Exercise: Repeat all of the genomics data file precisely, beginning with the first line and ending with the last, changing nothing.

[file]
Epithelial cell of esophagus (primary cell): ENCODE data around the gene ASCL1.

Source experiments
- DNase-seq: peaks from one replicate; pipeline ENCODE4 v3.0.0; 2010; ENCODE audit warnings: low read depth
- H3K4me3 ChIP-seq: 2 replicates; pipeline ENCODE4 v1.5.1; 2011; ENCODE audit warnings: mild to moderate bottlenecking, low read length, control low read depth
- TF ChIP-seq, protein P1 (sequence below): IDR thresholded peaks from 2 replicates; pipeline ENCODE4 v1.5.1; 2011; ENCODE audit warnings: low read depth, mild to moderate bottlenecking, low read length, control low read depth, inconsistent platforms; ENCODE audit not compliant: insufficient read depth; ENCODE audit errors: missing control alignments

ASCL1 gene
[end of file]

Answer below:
Epithelial cell of esophagus (primary cell): ENCODE data around the gene ASCL1.

Source experiments
- DNase-seq: peaks from one replicate; pipeline ENCODE4 v3.0.0; 2010; ENCODE audit warnings: low read depth
- H3K4me3 ChIP-seq: 2 replicates; pipeline ENCODE4 v1.5.1; 2011; ENCODE audit warnings: mild to moderate bottlenecking, low read length, control low read depth
- TF ChIP-seq, protein P1 (sequence below): IDR thresholded peaks from 2 replicates; pipeline ENCODE4 v1.5.1; 2011; ENCODE audit warnings: low read depth, mild to moderate bottlenecking, low read length, control low read depth, inconsistent platforms; ENCODE audit not compliant: insufficient read depth; ENCODE audit errors: missing control alignments

ASCL1 gene